The starting XV against Limerick contained 10 players that were either teachers or students. Different players in a changing society.
"The area of feedback is so important nowadays. You see it outside of sport, you hear about it at coaching seminars. Before you were left to kind of figure it out for yourself," says Brennan. "It's about striking a balance."
How does the modern player respond to what some would describe as more old school methods?
One sports psychologist, who has worked in inter-county set-ups but never with Sheedy or Cody, has a theory on it.
"An autocratic theory can hold true when there is production line of players ready to take anyone's place.
"The 'like it or lump it' management style, which we can see in other sports also, can be effective as people are more disposable. However, when that depth isn't there, managers need to foster stronger relationships to get the best from those they do have, because they're not in a position where they can afford to lose players and easily replace them."
As far as Comerford is concerned, the perception of Cody the authoritarian is one that does a disservice to his shrewd decision-making. The 63-year-old has been dealt a good hand, but crucially knows full well how to play it.
"He's a highly intelligent man and people don't realise that. When there are 80,000 people breathing on top of you on the day of an All-Ireland final, down on the sideline, he makes split decisions, and invariably he is right. And he's not right by chance."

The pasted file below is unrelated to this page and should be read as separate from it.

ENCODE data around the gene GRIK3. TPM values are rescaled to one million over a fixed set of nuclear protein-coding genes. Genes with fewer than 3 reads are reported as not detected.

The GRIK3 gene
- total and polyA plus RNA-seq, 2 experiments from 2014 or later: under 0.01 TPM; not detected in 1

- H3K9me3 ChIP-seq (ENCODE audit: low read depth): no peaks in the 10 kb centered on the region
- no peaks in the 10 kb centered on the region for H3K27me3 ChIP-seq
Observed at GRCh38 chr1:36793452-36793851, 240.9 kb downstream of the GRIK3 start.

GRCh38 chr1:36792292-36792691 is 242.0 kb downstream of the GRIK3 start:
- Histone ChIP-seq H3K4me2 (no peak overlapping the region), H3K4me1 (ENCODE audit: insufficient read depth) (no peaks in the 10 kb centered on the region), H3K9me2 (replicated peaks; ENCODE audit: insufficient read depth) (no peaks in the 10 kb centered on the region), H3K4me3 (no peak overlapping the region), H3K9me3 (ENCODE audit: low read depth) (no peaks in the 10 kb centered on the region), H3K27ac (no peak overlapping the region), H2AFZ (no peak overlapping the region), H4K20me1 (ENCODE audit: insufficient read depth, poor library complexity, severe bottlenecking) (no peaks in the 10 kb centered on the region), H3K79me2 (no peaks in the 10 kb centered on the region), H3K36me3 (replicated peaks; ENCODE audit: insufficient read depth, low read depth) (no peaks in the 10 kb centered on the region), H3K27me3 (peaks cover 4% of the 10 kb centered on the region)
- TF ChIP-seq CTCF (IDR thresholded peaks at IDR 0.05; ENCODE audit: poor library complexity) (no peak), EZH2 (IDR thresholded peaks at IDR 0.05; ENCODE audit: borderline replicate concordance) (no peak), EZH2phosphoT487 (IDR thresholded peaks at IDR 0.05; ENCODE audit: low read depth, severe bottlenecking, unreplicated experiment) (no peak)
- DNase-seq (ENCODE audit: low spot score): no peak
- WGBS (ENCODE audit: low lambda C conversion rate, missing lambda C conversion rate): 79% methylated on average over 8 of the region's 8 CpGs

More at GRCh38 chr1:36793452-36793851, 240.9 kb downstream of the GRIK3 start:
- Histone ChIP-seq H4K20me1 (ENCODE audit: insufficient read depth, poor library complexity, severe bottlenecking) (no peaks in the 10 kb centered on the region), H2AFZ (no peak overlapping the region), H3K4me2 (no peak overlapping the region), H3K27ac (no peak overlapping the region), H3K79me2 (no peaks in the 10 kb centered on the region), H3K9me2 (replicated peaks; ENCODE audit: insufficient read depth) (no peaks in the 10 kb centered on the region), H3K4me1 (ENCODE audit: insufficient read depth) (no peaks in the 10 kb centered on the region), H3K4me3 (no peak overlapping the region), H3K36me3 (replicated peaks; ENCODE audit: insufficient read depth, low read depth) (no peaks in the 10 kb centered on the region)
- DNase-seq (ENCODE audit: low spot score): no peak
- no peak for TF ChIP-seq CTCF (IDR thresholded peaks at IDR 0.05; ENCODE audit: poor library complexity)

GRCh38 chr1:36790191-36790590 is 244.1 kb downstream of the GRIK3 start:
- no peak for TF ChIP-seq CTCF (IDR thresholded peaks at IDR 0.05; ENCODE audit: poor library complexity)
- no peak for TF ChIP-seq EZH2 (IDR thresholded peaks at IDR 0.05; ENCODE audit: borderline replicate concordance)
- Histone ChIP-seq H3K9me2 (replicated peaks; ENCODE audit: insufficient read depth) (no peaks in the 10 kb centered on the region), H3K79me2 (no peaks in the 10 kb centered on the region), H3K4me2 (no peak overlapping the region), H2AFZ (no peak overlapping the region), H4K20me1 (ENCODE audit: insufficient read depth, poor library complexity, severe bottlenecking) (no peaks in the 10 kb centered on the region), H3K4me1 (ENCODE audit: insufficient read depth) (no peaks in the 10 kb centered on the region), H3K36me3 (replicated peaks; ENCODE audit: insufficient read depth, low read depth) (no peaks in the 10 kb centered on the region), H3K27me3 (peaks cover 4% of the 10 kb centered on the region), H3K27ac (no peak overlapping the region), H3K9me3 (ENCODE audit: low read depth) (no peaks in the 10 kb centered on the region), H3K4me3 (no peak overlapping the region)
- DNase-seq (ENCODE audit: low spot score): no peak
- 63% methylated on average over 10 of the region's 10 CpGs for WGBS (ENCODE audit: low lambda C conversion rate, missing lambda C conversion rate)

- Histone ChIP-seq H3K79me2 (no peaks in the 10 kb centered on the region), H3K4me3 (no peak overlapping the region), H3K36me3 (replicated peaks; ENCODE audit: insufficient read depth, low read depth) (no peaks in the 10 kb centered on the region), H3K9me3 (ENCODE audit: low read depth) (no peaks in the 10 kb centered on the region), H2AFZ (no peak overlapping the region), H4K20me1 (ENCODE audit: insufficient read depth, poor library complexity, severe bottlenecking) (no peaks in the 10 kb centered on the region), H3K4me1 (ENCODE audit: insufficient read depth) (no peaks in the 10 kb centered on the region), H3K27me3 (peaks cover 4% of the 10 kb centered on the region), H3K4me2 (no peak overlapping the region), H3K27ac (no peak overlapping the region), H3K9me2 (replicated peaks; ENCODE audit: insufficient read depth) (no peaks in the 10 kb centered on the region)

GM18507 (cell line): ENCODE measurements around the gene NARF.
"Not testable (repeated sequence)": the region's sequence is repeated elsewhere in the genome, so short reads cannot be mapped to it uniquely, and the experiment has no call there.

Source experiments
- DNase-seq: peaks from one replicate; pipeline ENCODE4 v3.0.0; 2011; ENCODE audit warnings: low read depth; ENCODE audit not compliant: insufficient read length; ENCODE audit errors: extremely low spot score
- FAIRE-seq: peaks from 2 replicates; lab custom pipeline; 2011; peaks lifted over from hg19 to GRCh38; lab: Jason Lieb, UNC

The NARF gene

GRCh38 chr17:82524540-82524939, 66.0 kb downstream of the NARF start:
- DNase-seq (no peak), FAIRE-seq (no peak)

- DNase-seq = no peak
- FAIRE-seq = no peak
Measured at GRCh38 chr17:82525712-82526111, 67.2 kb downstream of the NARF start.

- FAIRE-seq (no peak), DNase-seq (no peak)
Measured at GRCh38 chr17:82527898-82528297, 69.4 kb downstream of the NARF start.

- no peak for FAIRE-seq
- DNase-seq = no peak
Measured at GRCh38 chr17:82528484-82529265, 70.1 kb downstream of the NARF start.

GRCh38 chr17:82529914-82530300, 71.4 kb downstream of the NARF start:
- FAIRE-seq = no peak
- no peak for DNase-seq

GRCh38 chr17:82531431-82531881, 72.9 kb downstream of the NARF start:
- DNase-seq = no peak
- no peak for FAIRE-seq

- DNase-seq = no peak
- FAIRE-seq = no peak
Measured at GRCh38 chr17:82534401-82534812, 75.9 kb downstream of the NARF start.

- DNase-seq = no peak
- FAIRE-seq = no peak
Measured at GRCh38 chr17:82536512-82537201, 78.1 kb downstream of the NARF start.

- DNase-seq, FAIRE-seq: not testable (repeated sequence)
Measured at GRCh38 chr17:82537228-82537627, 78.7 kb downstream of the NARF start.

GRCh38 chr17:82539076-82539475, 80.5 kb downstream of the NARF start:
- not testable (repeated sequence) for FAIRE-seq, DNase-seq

The spirit fostered by Sheedy a decade ago was evident by the emotional reaction of the players to his departure in 2010.
"I felt physically sick," Brendan Cummins wrote in his autobiography, adding he couldn't go into the work the following day due to a lack of sleep.
Having played under Cody in a career that yielded eight All-Irelands and alongside Sheedy in the RTÉ studios, Brennan has observed key differences in the men.
"Brian drives the guys on, he pushes them. He forces them to figure things out. He wants you to be as good as you can be.
"Liam has a different type of personality. He loves being in the middle of the lads, a 'come with me and do it with me' approach. He would have a closer relationship with guys, more relaxed. That's his way of doing it. Though you have to bear in mind Brian has been going for 20 seasons, Liam's only in his fourth year of inter-county management."
Building up player confidence was one of the pillars of Sheedy's first stint in charge.
"He concentrates on Tipperary," says Stapleton, adding that they spent only a fraction of their time focusing on the opposition.
Stapleton recalls that opponents were never name-checked, and indeed on only one occasion was he detailed for a man-marking role, such was the belief in each individual's ability, regardless of who they faced.
The only exception was the 2010 All-Ireland semi-final where he was told to keep tabs on star forward John Mullane, only the Deise marksman wasn't actually mentioned by name.
"I was told to go out and mark the red helmet."
Kilkenny's use of short puck-outs and short stick passing in recent seasons suggests that Cody has evolved more than he has been credited for, but he also empowers his backroom team, and in particular his selector and trusted lieutenant Michael Dempsey.
"Mick is in Carlow IT and dealing with third level students. He is aware of what makes those guys tick and Brian is good at delegating certain responsibilities. Players don't want to hear the same voice all the time and you are constantly observing behaviours."
The Cody effect not surprisingly transcends the pitch.
"A lot of people can only see the sporting aspect," says Comerford, "but he made men out of lads.
"We are blessed in Kilkenny to have him. You have to take your hat off to him. To have the mental capacity to do it year in, year out is incredible."
Follow the All-Ireland hurling final between Kilkenny and Tipperary (Sunday 3.30pm) via our live blogs on RTÉ.ie and the News Now app, watch live on RTÉ2 or listen to radio commentary on RTÉ Radio 1 and RTÉ Raidió na Gaeltachta.